terça-feira, 8 de fevereiro de 2005

Leitura recomendada

Why I Support a Privatized Individual Account Social Security, por Gary Becker.


I do not believe that the main advantage of a private account system is that individuals can get a higher return on their old age savings by investing in stocks. There are no free lunches from such investments since the higher return on stocks is related to their greater risk and other trade offs between stocks and different assets. However, neither is there any special “transition” problem in moving to a fully funded privatized system since future generations in some way or another have to pay for the implicit debt due to commitments toward present and future retirees. But it is better to transit smoothly to fund this debt rather than require a sharp increases in taxes on later generations.


As in Chile and other countries with private retirement accounts, the government would guarantee every retiree a minimum income-similar to but larger than the minimum social security guaranteed income under the present United States system. Unfortunately, such guarantees create a “moral hazard”; that is, savers may want to make risky investments that give high payoffs if they succeed since the government partly bails them out if they fail. Or they may not save at all. The minimum required savings rate overcomes the latter incentive to “game” the system, and regulation of which types of investment accounts are approved takes care of the incentive to be overly risk-taking.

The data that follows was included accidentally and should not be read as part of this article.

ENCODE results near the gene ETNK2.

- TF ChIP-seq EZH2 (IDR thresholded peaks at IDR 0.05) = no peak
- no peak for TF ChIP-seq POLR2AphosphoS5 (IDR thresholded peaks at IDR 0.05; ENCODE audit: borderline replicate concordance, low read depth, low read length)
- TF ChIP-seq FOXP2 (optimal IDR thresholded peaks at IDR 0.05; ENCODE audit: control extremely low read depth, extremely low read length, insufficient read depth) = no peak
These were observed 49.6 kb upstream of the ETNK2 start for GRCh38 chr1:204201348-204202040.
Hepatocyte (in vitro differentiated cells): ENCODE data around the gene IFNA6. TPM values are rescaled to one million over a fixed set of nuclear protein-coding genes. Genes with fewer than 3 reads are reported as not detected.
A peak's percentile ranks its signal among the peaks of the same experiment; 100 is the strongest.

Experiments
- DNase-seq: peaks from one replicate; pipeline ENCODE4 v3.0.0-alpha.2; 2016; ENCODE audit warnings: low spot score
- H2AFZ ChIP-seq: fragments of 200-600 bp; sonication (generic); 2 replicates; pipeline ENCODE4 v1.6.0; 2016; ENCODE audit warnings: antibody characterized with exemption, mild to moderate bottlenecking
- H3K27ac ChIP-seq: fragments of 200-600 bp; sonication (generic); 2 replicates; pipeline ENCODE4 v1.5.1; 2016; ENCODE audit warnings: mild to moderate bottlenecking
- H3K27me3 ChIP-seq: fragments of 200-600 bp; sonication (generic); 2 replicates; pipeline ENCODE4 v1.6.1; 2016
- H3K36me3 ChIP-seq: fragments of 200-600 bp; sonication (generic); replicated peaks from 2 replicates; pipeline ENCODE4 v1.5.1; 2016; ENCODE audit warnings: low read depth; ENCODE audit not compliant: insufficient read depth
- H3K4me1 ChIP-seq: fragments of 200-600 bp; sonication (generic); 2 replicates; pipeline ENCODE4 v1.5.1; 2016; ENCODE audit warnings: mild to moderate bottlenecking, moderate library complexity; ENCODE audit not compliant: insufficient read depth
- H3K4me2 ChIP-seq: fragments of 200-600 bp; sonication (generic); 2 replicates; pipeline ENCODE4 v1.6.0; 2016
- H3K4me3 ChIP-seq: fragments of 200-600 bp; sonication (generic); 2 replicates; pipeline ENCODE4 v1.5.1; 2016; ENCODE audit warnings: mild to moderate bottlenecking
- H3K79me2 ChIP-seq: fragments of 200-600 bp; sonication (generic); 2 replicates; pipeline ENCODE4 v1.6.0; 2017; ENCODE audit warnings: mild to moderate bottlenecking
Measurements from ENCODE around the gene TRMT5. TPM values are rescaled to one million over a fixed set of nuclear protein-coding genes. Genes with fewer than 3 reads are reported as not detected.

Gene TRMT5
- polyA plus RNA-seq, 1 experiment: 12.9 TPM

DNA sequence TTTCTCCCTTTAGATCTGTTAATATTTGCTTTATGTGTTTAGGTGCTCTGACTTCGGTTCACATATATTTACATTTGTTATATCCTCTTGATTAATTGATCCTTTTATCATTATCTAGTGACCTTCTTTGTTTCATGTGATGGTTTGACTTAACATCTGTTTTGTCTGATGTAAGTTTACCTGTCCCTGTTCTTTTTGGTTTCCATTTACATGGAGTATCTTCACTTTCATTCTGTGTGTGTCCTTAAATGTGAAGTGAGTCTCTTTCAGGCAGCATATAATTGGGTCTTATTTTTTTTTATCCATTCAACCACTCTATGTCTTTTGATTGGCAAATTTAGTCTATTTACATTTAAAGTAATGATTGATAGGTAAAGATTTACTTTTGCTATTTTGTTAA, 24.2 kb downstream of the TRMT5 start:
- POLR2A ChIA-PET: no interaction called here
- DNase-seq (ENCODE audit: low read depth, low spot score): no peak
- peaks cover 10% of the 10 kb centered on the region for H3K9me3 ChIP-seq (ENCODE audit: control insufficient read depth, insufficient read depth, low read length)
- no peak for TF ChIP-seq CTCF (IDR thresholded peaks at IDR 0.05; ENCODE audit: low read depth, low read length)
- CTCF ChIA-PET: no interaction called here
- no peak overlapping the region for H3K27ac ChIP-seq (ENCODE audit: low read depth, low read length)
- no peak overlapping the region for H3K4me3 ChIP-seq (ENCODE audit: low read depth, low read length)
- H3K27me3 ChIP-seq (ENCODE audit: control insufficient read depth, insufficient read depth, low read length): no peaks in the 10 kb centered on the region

There is no guarantee that government interference would not increase further in such a privatized system since the retired would continue to press for additional benefits. But experience shows that governments interfere less when an industry is privatized than when it is a public enterprise, especially in access to capital and financing of industry budget deficits.

So the really strong arguments for privatization are that they reduce the role of government in determining retirement ages and incomes, and improve government accounting of revenues and spending obligations. All the other issues are really diversions because neither advocates or opponents of privatization are asking the most meaningful question about privatizing social security: Is there as strong a political economy case for eliminating government management of the retirement industry as there is for eliminating their management of most other industries? My answer is "yes".

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